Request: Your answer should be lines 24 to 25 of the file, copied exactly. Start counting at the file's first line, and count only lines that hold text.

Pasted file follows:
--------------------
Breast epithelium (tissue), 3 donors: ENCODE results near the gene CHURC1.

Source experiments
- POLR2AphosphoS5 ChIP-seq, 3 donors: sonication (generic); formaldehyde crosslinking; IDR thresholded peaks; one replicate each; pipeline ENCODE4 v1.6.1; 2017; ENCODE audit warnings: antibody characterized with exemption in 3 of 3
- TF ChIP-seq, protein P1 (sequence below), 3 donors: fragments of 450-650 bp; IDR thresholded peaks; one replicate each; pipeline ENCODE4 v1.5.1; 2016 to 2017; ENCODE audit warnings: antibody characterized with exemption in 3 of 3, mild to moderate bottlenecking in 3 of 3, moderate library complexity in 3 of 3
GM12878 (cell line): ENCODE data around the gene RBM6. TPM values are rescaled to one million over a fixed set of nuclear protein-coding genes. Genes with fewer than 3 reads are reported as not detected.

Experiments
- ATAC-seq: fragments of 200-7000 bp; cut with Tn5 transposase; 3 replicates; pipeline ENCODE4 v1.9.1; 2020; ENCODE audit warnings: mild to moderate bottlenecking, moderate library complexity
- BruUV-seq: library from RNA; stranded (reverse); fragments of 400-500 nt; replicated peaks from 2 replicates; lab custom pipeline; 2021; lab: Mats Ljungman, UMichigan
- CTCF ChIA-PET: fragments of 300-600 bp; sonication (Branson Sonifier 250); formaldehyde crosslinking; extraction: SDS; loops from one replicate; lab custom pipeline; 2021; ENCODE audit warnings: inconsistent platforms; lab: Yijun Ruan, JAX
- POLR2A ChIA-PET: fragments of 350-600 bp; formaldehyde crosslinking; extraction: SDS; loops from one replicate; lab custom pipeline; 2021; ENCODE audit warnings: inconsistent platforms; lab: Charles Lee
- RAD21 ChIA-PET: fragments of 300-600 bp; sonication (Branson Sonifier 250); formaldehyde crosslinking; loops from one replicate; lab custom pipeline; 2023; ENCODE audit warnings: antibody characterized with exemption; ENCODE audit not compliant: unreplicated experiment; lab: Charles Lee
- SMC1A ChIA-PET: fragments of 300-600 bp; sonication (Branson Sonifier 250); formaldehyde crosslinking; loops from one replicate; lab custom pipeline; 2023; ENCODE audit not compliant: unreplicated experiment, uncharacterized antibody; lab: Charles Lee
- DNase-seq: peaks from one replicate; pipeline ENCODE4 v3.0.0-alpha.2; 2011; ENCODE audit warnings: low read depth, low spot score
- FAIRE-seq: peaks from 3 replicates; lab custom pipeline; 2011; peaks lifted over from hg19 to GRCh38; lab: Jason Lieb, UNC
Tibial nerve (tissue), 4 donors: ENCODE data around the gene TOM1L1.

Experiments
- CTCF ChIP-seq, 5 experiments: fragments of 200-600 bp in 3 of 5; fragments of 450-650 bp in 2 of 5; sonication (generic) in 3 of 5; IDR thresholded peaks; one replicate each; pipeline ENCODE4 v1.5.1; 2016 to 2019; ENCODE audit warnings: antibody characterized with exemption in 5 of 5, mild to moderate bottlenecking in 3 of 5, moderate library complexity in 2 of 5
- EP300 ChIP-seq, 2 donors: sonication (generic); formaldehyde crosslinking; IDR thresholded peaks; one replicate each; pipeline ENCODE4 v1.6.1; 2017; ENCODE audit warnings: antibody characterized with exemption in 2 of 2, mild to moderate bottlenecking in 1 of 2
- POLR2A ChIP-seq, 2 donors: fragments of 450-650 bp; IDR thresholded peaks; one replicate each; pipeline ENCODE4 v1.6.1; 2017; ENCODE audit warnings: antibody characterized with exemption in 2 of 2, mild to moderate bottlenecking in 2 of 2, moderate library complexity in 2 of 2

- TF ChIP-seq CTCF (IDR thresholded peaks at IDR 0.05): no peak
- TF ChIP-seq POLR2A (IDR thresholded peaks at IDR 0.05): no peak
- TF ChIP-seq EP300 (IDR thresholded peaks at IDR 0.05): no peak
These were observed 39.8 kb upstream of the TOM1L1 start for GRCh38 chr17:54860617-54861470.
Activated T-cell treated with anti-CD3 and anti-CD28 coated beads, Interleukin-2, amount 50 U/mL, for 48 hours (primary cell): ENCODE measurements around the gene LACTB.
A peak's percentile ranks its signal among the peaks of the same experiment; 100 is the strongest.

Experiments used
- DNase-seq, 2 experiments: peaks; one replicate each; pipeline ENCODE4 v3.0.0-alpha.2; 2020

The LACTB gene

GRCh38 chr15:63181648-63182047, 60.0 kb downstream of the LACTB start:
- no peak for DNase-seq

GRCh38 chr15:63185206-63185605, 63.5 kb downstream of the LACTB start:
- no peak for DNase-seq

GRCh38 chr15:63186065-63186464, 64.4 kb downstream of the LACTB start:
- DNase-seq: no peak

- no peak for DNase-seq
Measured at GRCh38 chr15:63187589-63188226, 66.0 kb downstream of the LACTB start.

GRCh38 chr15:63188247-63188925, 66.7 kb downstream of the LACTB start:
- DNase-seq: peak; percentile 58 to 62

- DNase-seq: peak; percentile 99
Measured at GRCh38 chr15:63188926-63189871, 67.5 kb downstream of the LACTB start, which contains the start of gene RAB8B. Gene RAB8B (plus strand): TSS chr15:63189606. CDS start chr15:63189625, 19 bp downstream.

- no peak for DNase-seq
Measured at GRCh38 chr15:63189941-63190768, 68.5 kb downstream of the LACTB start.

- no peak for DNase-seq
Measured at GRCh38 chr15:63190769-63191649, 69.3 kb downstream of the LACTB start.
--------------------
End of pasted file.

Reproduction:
Activated T-cell treated with anti-CD3 and anti-CD28 coated beads, Interleukin-2, amount 50 U/mL, for 48 hours (primary cell): ENCODE measurements around the gene LACTB.
A peak's percentile ranks its signal among the peaks of the same experiment; 100 is the strongest.